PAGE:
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Hiring is a big investment for any organization and one that can only reap rewards where the right decisions are being made. Recent statistics show that businesses are failing to make the right hires for two out of five roles, creating a wealth of additional costs and disruption to teams and culture. The first step to avoiding this situation is re-evaluating the hiring process to make sure your business isn’t making the most common mistakes.

An out of date or incorrect job description. It’s easy for the wrong job description to go out, for example if there’s been an internal change or new qualifications are now required and updates haven’t been implemented. To make sure you don’t fall into this trap job descriptions should be reviewed for every new hire, including by HR and hiring managers. Make sure the job description is specific about skills, salary range and reporting structure and use diverse and inclusive language so that talented people aren’t put off by evidence of bias.

Avoiding background checks. These can seem like a tick box exercise but background checks are crucial to ensure you’re clear on who you’re interviewing. This can include ex-employer references and a review of the candidate’s social media profiles.

No timeline for the process. It’s very difficult to keep your recruitment process on track if you haven’t created a deadline and applicants can be put off if the process is vague or has been open for too long. So, decide on the closing date for applications and then remove any advertising – make the timeline clear to candidates and also all those within the business who are going to be involved.

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Poor communication. It’s a big mistake to assume that candidates are only making one application – to your business – or that you don’t have to keep talking to them once an offer has been accepted. Candidates expect positive communication from employers and will take this into account when deciding where to go. Plus, staying in contact in the run up to their start date is a great way to generate excitement and answer any questions they might have.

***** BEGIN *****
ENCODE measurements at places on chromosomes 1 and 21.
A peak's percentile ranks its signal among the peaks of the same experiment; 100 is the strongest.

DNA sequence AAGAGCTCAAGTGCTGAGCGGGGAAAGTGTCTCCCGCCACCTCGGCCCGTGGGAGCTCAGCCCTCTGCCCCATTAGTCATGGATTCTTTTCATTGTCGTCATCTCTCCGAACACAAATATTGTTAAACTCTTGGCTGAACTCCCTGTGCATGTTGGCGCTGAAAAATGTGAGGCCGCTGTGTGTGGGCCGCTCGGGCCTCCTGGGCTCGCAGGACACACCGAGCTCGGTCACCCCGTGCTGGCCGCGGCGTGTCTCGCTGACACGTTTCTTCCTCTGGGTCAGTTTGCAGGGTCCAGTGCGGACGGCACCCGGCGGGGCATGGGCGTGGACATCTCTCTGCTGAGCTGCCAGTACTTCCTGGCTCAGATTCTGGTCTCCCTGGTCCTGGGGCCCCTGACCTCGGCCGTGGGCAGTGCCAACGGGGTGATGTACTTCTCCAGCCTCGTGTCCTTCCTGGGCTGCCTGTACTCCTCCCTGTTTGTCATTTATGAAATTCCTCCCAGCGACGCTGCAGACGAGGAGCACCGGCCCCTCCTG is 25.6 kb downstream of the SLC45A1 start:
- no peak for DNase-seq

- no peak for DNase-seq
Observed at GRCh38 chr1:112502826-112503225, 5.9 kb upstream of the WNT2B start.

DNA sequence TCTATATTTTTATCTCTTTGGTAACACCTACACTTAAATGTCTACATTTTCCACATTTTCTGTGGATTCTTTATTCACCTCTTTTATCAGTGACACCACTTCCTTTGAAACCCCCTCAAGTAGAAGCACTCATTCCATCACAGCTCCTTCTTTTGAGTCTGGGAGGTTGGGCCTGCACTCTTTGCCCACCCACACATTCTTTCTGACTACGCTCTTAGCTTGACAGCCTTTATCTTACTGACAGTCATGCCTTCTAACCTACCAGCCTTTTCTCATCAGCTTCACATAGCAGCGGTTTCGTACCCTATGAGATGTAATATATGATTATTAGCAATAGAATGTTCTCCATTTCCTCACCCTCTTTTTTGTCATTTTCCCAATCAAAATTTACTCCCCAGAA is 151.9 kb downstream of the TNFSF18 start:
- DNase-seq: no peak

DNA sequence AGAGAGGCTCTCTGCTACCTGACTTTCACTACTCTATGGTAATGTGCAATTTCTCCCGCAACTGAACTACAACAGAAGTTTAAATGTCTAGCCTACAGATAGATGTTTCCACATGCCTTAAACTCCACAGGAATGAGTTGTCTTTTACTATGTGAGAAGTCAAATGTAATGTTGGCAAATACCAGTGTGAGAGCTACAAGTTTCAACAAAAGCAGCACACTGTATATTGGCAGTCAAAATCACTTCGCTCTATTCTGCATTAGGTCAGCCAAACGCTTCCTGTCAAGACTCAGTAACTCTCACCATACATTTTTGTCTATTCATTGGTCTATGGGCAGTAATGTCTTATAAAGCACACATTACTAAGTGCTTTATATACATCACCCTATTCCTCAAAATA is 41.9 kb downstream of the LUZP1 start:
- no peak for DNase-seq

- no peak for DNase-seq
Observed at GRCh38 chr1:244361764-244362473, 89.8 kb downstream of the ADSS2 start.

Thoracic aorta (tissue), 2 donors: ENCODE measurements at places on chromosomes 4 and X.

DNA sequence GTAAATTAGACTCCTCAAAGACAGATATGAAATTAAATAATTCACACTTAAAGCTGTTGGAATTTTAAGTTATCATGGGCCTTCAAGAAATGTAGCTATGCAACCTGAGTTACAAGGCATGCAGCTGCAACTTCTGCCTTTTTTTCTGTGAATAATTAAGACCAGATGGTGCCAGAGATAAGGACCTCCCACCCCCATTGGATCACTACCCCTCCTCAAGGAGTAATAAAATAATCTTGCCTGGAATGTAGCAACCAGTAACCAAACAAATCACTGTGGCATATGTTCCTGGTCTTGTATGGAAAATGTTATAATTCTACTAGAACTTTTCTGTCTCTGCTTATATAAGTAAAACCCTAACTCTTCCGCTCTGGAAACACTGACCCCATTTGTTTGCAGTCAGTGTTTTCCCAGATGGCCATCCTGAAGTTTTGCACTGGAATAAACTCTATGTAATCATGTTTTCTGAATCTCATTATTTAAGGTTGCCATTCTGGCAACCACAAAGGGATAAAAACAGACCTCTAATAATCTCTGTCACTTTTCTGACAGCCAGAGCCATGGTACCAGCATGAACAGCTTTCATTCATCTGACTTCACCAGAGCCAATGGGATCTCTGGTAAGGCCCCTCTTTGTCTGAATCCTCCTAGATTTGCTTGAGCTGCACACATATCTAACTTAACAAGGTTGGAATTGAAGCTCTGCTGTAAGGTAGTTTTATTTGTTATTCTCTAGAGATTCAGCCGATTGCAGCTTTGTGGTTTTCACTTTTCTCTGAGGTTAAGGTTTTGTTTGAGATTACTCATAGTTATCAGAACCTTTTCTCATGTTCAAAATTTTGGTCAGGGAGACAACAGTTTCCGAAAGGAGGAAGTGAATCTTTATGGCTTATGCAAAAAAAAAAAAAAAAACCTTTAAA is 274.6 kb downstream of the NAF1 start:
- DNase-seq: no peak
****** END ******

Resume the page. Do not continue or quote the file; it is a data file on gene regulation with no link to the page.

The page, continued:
Inadequate interviews. Candidates spend around three hours preparing for their interview, on average, while hiring managers barely manage one. This preparation can be a crucial factor in how well the interview goes and how clearly the candidate is seen. Part of this is having a good knowledge of the candidate’s CV and being ready to ask questions about missing work experience or other potential red flags. Great questions can also make or break an interview – asking open ended questions will give the candidate more opportunity to reveal themselves so avoid questions with a ‘yes’ or ‘no’ answer where possible. Something like ‘tell me about yourself’ can be a great ice breaker.

Confusion over responsibility. It’s essential to define in advance who is going to be making decisions when it comes to picking candidates so that there is clear responsibility and no confusion over who needs to be involved. A hiring manager, member of HR and someone with experience of the role being interviewed for will all be essential on the hiring panel. Make sure that who will make the final decision has been clearly defined.

Hiring mistakes can be costly and time consuming but there are some very simple ways to avoid them.